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Mr. SHERMAN. I thank the gentleman for yielding.
I have been here a long time, and I have never come to this floor for the purpose of opposing innocuous resolutions. In fact, I've voted for every piece of innocuous legislation and post office renaming in the last 15 years, as far as I can remember. And this is innocuous legislation.
First, it starts with a sense of Congress about our opinion as to what should or shouldn't be done. It has a sentence that purports to prevent the President from putting ground forces in Libya, but in fact just states that's our policy. It is certainly not designed to prohibit the President from doing so; it just says that it's our opinion that he shouldn't. And, by the way, in the Defense authorization bill, we have real legislation that already prohibits putting ground forces in Libya.
It then goes on to ask that a number of questions be answered. There are some who think, that's important. Those who think that the questions propounded in this resolution are actually going to get us useful information are insulting the faculty of the law schools of America, because both the Pentagon and the State Department have lawyers capable of writing long and meaningless answers to every question we propound. And as for getting documents, some of the documents demanded we already have, and as for the rest, those same lawyers will be writing long documents about executive privilege.
So we have here a document that at most is just questions for the Record that the chairwoman of our committee allows me to add at the end of so many hearings; hardly earthshaking, certainly innocuous.
But, okay, so it's innocuous. Or is it?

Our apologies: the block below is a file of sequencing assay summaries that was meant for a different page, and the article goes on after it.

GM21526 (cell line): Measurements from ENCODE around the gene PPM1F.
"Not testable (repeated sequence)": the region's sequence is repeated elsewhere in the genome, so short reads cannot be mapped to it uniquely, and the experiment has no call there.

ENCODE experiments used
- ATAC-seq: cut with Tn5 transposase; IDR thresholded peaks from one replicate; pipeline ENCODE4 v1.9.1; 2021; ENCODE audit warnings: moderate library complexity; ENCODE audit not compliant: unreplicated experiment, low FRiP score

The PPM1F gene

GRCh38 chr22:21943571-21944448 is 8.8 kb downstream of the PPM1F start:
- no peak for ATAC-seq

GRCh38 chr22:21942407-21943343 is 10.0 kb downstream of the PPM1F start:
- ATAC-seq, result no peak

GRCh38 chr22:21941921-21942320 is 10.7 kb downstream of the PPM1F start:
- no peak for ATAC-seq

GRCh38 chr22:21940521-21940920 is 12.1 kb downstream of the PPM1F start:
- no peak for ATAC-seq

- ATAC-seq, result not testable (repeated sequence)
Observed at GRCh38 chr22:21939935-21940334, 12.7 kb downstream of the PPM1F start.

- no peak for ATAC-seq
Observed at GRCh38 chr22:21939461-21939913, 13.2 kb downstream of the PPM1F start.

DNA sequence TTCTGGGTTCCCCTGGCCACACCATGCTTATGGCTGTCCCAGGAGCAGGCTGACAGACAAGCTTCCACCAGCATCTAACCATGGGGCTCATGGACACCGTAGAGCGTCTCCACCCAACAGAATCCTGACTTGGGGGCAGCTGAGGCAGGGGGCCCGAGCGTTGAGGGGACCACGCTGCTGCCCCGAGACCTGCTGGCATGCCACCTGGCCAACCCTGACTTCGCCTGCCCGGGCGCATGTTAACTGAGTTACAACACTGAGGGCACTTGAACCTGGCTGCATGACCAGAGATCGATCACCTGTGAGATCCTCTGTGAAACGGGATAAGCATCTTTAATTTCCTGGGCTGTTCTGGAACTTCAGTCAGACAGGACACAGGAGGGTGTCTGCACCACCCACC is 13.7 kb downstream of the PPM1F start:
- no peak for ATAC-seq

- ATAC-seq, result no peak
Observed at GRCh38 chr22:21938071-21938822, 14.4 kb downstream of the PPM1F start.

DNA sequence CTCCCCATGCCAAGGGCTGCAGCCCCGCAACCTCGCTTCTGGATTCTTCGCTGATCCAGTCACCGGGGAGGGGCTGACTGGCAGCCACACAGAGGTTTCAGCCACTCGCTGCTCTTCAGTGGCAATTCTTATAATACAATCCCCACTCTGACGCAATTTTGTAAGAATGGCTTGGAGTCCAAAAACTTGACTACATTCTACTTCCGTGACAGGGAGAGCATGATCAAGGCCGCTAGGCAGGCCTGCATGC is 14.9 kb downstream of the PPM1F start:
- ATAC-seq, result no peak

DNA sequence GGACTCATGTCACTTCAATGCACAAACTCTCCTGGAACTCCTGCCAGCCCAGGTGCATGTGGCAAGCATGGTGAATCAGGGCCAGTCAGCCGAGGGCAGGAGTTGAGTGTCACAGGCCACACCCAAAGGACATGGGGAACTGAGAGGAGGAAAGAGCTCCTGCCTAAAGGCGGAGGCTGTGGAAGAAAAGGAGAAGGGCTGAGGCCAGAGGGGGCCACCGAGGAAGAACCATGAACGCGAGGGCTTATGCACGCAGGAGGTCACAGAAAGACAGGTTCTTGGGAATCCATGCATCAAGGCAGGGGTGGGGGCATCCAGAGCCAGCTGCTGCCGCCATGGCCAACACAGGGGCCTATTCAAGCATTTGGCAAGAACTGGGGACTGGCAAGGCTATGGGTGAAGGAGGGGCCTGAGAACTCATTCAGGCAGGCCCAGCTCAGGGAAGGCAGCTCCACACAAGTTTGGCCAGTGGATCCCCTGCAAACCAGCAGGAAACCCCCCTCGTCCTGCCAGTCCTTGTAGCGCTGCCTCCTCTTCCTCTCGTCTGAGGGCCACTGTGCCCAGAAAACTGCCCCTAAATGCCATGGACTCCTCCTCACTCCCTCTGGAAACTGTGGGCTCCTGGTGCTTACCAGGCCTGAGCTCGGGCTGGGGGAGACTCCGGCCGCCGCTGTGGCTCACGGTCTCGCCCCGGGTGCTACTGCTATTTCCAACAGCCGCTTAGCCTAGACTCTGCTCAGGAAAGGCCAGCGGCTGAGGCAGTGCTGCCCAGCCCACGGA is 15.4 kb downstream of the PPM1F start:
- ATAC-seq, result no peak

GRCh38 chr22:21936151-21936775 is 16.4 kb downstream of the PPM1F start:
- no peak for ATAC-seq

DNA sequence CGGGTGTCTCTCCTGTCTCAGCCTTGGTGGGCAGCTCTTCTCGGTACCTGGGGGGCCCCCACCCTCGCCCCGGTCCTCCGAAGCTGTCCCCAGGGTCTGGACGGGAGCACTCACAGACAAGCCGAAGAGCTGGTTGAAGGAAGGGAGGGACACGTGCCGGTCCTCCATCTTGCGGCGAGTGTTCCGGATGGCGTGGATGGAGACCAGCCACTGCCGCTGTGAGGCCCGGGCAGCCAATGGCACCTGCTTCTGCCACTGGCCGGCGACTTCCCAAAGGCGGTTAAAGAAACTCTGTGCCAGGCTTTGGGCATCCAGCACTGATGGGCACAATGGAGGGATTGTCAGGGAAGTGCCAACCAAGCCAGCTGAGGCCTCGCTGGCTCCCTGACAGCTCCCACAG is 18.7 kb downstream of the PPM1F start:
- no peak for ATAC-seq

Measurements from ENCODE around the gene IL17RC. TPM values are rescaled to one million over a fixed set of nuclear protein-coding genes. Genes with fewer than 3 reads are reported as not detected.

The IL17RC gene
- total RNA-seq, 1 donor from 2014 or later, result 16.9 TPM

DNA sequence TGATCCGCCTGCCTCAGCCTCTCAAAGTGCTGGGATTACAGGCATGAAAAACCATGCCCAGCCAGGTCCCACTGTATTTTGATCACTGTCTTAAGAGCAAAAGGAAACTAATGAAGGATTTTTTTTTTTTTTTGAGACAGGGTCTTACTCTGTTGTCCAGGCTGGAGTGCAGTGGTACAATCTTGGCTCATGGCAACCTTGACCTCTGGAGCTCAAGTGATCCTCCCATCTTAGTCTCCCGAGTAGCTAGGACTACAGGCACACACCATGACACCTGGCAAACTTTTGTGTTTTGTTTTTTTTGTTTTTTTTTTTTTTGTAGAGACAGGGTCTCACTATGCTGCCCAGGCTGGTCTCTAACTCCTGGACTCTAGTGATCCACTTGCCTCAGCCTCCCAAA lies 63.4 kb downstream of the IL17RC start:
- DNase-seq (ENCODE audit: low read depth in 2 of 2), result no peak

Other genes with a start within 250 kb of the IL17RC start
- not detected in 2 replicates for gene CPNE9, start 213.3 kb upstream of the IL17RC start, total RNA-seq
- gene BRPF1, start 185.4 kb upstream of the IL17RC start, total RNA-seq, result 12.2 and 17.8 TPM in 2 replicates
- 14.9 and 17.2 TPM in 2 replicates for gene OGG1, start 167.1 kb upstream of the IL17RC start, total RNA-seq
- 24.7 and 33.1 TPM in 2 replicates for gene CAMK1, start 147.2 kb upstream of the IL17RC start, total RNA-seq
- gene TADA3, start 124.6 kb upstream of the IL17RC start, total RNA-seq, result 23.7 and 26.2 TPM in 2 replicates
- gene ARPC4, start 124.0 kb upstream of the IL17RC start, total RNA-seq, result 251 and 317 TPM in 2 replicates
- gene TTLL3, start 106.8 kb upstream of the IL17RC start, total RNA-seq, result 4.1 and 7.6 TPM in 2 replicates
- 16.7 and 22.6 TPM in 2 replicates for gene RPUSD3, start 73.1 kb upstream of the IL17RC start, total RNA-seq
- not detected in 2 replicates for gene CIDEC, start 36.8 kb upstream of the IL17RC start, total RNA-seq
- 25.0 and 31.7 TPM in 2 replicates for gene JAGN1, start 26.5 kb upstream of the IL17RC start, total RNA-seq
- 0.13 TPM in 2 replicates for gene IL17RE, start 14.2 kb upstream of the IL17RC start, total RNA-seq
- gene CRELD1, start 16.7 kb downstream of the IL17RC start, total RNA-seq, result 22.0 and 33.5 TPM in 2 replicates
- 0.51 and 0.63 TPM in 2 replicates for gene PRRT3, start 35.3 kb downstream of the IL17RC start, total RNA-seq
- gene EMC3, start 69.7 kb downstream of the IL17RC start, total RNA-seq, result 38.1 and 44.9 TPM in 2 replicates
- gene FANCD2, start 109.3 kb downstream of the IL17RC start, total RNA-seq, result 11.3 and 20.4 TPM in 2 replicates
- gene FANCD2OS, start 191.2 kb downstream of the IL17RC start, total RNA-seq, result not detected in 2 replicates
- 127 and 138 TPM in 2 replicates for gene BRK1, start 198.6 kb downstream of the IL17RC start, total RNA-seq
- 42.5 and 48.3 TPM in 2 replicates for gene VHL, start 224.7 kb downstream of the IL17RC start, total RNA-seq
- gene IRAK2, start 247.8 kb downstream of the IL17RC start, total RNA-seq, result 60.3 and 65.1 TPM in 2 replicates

This is innocuous legislation that plays a particular role in avoiding the constitutional role of this Congress. It allows us to sidestep the War Powers Act. It gives cover to those who don't want to authorize, or refuse to authorize. It says we're an advisory body. We ask some questions so we can give good advice. We will give the President some advice. It is part of the trend of an aggrandizing executive and a derelict Congress, a Congress that almost is complicit in this slow process by which we are not legislators, we are not deciders; we inquire and we advise.
The Constitution is clear, but the War Powers Act is more clear: the President must ask for congressional authorization. Then we actually have to act, and that is tough. We have to review the proposals, and I believe our ranking member (Mr. Berman) would have one that would say, What are we going to authorize? Under what conditions? What demands will we make of our allies in Libya to perhaps turn over to us, or at least disassociate themselves from, the al Qaeda operatives in their midst? Are we going to limit the duration? Are we going to limit the scope? Are we going to impose limits on the total cost?
With this resolution, we can avoid all of those questions. We can avoid demanding a withdrawal. We can avoid limiting the authorization, and we can allow the President to continue to write the blank check that apparently he believes he has, and we can do it all while disassociating ourselves with anything unpopular that ever happens over the skies of Libya.
Now is not the time for us to shirk our responsibilities. Our responsibility is to act as a policy-making body.
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Mr. SHERMAN. Now is the time for us to play the role that the War Powers Act provides, because this is not an immediate short-term emergency situation. It has gone on for much longer than 60 days. It should not go further.
Now, 208 Members of this Congress voted for my amendment yesterday to say that we should not expend funds in violation of the War Powers Act, and you were willing to vote for it even though I put it on a bill as to which it really didn't pertain. Thank you for those votes, but now please come back here and say, It's time to enforce the War Powers Act. It's time not to dodge the War Powers Act. It's time for our policy over the skies in Libya to be determined by the President and Congress, not the President advised by Congress.
Vote "no'' on this resolution. Don't use it as a sidestep. Instead, go back to your constituents and say, You are for voting either for a withdrawal from Libya or for a full authorization or for a limited authorization.
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